On June l1th, 1958, she fell breaking her left collar bone
and complications which followed brought on pleurisy and finally pneumonia. On July
4th I took her to the L.D.S. hospital where everything possible was done for
her, but she was just entirely worn out and on the morning of July 14th she
passed away. After a beautiful funeral ceremony, was buried in the
All members of the family were here when she died. Bartley
had come clear from Greenland, where he had spent a year commanding an
anti-aircraft battery, and Rodney from his Summer camp
Now going back briefly to the children:
Bess and Clarence were married October 20th, 1934 and they
They have four children; Kenneth C., Lu Jean S., Raymond D., and Ross F., all good workers in the church and fine, intelligent and healthy persons. Kenneth is married to Linda Massey and they have one little girl Kristal Faye. Lu Jean is married to Allen Proctor and they have two boys Michael Allen and David Olson.
Bess had held many responsible positions in the church,
being for several years Stake President of the Primary in
In 1941 Rodney enlisted in the Utah National Guard and
served all through the 2nd World War. He was highly blessed thru all of this
and came home well and clean, having advanced to the rank of Captain. He has
kept active in the Artillery reserve and is now a Lt. Colonel and an instructor
He was married to Virginia Knight, April 14th, 1942 and they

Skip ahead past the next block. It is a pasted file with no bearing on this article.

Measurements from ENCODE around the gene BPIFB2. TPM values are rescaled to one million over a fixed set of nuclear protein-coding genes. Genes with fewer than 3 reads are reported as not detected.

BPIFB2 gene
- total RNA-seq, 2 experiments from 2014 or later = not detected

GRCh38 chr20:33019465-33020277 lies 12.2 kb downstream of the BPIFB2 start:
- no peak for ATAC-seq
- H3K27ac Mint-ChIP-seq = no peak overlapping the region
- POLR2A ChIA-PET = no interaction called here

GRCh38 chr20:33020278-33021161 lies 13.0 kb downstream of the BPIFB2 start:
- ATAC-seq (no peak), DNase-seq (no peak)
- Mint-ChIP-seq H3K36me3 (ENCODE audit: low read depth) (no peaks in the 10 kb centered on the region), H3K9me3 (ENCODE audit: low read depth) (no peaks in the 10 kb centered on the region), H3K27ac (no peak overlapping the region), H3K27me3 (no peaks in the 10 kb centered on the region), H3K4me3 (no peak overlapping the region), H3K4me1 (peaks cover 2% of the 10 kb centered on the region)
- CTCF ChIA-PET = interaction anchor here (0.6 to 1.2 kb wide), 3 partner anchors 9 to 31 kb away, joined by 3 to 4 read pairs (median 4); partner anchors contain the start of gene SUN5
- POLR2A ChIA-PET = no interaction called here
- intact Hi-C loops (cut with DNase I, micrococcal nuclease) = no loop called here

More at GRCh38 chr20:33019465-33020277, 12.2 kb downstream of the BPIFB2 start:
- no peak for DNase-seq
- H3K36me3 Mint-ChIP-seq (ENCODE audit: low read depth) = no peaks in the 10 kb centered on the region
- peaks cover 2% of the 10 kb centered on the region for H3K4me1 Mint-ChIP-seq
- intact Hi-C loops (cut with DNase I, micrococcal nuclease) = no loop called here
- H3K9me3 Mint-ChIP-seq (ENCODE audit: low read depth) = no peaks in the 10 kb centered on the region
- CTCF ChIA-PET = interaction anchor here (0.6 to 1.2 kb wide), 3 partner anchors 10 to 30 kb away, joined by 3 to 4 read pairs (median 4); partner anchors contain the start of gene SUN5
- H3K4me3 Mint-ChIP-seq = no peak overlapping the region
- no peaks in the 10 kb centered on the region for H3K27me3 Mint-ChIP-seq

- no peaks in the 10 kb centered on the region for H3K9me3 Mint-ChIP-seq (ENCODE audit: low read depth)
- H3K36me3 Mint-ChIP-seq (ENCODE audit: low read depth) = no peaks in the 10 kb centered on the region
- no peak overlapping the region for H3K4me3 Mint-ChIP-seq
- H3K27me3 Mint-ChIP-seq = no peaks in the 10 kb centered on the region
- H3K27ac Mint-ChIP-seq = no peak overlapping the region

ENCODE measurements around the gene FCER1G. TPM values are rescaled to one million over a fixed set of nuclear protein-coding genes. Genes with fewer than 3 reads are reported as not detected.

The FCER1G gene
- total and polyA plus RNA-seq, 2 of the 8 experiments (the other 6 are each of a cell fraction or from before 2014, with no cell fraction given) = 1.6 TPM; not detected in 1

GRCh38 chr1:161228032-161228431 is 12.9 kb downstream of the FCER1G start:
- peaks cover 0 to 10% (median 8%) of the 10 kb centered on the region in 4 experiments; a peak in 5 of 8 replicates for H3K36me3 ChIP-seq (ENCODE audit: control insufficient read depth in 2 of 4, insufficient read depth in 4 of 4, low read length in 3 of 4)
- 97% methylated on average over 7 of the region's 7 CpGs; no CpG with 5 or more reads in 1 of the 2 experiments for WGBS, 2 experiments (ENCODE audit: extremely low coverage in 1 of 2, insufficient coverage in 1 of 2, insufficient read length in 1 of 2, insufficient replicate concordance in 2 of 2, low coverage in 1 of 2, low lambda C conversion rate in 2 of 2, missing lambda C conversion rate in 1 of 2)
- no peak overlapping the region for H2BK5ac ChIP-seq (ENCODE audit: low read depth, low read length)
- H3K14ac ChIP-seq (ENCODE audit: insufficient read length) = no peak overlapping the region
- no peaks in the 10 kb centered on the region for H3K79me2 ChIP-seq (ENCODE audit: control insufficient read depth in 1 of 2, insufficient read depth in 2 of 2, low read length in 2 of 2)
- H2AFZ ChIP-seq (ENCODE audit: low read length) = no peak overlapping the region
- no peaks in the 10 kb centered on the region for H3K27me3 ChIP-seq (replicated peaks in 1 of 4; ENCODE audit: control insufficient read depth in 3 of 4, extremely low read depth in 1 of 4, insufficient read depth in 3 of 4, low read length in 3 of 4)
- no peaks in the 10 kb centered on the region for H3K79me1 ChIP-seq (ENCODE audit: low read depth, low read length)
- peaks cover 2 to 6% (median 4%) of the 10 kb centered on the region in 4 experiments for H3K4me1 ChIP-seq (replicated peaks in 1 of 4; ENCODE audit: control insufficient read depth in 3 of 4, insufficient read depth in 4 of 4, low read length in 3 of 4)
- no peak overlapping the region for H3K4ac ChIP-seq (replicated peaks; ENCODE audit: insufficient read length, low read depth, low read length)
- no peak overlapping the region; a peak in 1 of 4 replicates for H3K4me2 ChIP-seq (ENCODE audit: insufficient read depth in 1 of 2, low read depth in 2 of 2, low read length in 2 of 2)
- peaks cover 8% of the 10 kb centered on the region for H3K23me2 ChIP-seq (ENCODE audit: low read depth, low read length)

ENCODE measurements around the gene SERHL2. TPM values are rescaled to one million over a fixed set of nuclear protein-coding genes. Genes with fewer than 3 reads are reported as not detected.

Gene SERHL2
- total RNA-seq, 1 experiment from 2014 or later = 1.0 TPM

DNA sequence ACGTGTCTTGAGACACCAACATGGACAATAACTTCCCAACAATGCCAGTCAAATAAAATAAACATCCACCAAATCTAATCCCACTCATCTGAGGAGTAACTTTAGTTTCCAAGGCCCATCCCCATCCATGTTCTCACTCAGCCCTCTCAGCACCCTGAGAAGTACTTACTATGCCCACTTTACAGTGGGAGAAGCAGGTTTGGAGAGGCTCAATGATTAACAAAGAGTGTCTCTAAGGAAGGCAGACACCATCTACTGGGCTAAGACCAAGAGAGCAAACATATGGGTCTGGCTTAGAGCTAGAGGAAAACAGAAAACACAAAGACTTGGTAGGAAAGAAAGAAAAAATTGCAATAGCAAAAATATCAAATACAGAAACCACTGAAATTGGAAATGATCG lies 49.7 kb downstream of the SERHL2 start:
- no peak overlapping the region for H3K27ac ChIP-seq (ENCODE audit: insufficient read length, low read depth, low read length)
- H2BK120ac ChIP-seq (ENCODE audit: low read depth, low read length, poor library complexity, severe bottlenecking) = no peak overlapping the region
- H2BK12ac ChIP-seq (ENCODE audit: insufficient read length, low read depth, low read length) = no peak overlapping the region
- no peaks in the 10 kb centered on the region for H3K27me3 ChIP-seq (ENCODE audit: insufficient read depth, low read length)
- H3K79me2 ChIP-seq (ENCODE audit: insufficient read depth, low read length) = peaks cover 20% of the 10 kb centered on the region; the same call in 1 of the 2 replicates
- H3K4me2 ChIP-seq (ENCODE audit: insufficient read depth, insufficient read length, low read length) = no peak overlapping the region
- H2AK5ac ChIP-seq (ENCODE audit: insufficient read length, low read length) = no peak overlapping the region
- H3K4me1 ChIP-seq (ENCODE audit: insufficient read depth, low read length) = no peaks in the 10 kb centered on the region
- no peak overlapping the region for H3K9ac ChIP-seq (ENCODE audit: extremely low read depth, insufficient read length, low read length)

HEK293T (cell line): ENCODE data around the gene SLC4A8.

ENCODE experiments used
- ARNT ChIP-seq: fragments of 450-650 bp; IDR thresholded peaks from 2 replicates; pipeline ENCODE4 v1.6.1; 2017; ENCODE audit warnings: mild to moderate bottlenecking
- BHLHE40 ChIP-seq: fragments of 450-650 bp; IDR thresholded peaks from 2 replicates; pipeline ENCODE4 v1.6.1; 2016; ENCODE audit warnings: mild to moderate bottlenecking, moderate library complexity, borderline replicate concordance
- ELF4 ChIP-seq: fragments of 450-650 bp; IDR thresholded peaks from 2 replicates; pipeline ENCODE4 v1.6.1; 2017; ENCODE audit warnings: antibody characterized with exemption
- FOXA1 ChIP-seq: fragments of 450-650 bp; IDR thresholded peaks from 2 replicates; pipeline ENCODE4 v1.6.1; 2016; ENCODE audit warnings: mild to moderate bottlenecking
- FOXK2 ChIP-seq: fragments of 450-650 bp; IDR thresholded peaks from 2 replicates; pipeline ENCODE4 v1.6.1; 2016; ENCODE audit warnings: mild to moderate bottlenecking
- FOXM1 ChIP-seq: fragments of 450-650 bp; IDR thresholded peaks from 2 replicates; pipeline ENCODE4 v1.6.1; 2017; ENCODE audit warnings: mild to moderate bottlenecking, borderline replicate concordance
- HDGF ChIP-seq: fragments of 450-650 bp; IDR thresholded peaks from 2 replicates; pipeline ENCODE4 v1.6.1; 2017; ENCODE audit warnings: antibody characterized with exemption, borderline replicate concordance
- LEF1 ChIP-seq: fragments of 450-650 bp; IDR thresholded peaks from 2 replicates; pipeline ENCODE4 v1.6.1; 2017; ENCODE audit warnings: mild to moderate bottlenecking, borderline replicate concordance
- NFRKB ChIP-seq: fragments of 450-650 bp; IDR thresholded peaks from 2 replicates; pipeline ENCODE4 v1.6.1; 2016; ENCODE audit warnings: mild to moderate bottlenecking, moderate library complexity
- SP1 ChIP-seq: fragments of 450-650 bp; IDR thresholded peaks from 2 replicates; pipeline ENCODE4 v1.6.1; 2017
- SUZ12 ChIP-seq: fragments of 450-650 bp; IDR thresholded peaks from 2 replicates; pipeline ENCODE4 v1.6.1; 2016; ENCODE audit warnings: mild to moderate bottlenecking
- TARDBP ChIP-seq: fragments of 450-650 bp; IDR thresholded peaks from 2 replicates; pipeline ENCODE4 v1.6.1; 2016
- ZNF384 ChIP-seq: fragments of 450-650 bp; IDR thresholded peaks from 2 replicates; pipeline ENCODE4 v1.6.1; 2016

have three children; Rodney K. (now on a mission for the L.D.S. church), Craig
K., and Barbara J. They have a very find home in
Rodney is at present one of the seven presidents of seventies in the South Davis Stake, and has a good position with the Bee Line Refining Co.
Bartley, our youngest., became very
much interested in military work while at South High and was made Cadet Lt.
Colonel of the South High R.O.T.C. for the year 1940-1941, his senior year, and
at the end of the year was made Colonel of the entire
He set his goal to become a West Pointer and after being in
the army nearly two years, he finally worked his way, thru stiff competition,
into the Point, where he graduated in 1949. My wife and daughter Bess and I
went back to his graduation and had a wonderful trip over the East and the
He married Irene Olson December 29th, 1949 and they have
four children; Carl B., Victoria J., Janice I.. and Wayne A. They keep busy in the church work wherever they
go. He has served at
In January of 1961 I went with the Mormon Battalion to the
Inauguration of President Kennedy in
On this trip I met Faye S. Anderson, a widow of about ten years.
She was born and grew up in Ephraim, Sanpete county, so was just about a neighbor of mine. I knew her
father while I was a student at the snow Academy and also since being here in
Some time after returning from this Eastern trip and thru Mormon Battalion activities we became interested in each other and after keeping company and enjoying various activities for several months, vie decided that we might find a lot of joy and happiness together and that it would be better to share our lives and make one happy home than to each be alone and lonesome all the time.
So we were married in the
Fay's mother gave us a wonderful wedding dinner at the Doll House, where all the close members of our families, who lived near enough, joined us in a lovely-evening.
We are making life better and better as time goes on and are enjoying life with our families and friends.